How Islam learned to adapt in 'Nusantara'
April-June 2015
By: Yahya Cholil Staquf

In general, it may be said that the ability of Nusantara ulama to adapt to social reality without abandoning their own adherence to Shariah stems from the fact that they have mastered Shariah, not merely in the sense of compilations of Islamic jurisprudence but as profound legal theory. Islam teaches that the law must be based upon Divine guidance.

But Islam also teaches that in providing guidance, God’s purpose is never the pursuit of His own interests. God provides guidance for the benefit of humanity. Thus, anything beneficial to humanity is in harmony with God’s “objective,” and the purpose of Shariah itself.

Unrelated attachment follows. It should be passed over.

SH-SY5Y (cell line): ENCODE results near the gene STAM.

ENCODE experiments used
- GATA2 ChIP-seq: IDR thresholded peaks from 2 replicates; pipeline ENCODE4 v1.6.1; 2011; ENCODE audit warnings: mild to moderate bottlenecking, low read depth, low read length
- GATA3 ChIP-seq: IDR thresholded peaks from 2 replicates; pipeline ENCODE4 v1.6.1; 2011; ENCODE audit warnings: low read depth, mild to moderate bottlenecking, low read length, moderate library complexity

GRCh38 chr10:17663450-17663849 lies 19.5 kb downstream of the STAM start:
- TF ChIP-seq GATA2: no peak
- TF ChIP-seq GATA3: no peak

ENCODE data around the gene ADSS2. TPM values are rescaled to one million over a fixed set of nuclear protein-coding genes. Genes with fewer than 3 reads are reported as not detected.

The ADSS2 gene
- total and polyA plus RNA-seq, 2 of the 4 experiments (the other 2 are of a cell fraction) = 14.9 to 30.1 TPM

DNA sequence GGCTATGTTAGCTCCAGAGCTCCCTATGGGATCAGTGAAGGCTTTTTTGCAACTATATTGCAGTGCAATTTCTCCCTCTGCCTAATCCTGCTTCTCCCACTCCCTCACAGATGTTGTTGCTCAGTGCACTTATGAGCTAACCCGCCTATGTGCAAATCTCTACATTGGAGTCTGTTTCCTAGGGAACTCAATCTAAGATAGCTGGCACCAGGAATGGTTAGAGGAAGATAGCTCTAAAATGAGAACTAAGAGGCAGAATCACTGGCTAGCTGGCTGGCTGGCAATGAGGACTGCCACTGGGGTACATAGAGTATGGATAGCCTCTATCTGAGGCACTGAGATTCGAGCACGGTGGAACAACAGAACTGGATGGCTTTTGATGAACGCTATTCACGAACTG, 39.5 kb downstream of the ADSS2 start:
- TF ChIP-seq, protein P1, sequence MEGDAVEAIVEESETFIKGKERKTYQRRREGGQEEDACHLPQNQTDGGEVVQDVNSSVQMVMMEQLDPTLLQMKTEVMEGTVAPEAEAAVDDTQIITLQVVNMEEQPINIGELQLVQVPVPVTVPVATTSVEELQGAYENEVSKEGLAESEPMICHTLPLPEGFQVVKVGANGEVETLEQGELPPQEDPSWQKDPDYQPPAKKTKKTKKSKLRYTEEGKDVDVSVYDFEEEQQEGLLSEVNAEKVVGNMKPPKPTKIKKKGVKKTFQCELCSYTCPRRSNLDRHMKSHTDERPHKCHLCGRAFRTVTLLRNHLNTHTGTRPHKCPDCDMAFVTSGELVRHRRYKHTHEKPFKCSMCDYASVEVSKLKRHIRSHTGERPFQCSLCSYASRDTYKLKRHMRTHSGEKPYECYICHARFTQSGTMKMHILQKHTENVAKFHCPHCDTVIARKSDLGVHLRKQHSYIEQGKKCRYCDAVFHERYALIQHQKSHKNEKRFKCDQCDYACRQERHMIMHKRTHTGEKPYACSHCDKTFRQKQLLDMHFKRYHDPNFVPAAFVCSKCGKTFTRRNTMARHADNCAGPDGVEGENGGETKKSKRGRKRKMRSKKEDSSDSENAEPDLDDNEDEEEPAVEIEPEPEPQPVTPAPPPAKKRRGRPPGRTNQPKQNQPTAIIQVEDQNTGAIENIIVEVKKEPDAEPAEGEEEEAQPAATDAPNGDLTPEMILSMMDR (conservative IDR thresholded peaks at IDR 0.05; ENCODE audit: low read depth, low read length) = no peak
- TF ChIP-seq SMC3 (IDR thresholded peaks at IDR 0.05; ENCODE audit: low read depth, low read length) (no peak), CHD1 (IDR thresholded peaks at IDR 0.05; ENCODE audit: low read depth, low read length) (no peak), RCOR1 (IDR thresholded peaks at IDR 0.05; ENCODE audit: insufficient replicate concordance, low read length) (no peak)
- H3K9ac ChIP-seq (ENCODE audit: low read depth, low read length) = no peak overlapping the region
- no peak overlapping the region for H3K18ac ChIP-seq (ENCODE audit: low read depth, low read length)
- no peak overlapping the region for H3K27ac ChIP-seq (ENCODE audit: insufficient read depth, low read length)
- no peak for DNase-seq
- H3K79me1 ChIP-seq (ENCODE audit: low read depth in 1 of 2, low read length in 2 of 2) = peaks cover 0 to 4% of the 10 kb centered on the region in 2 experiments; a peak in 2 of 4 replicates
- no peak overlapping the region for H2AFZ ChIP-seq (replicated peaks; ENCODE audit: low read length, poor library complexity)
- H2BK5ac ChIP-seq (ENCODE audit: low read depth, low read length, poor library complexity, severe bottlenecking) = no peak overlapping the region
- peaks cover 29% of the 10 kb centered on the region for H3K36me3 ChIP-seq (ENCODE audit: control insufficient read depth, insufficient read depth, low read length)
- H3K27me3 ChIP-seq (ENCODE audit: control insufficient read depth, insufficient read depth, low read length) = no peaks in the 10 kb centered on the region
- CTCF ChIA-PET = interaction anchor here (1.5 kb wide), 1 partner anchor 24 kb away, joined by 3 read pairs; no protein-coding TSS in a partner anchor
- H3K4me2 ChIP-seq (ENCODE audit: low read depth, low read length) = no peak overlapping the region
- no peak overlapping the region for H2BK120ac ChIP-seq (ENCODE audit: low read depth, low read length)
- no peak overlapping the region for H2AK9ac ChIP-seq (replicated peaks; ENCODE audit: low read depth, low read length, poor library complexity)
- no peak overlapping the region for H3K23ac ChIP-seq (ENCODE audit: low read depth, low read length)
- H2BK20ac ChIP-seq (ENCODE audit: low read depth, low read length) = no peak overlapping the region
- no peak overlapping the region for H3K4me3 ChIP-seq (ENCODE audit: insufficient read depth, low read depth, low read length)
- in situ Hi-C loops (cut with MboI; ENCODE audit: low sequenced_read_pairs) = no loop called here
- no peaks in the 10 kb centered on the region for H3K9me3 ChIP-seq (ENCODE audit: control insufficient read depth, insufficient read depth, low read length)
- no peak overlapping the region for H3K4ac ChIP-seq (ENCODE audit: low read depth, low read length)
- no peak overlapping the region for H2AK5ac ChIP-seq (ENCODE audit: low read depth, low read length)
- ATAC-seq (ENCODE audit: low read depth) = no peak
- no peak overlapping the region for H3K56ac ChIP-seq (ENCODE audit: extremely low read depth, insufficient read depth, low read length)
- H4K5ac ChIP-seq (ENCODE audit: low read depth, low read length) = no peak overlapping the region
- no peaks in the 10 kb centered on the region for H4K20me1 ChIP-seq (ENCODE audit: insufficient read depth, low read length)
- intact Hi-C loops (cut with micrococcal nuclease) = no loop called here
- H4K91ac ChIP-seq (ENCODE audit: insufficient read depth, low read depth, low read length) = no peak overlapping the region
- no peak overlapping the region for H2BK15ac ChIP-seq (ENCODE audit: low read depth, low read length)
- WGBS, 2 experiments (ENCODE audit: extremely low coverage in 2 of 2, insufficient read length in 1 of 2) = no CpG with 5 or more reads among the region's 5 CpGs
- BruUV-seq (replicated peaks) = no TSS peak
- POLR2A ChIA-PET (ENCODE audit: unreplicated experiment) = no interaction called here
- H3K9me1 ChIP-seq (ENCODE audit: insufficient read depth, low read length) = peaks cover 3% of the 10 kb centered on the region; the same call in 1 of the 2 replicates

Regardless of their ethnic or geographic origin, conquerors generally have similar anxieties and behavioral tendencies as they seek to promote their own self-interest. The most fundamental of these impulses is to ensure the perpetuation of their rule, in the face of overt or latent resistance from those who have been subjugated. Thus, it is logical that conquerors tend to be repressive.

Classical Islamic law (fiqh) is replete with such repressive dictates. One of the more dramatic examples may be found in the book “Kifaayat 'l Akhyaar” (“The Satisfying Selections”), written by Taqiyudin Abu Bakr bin Muhammad al-Husaini al-Husni in the 14th century. Among the various dictates of Islamic law cited in this book is an explicit requirement that Muslims discriminate against non-Muslims.

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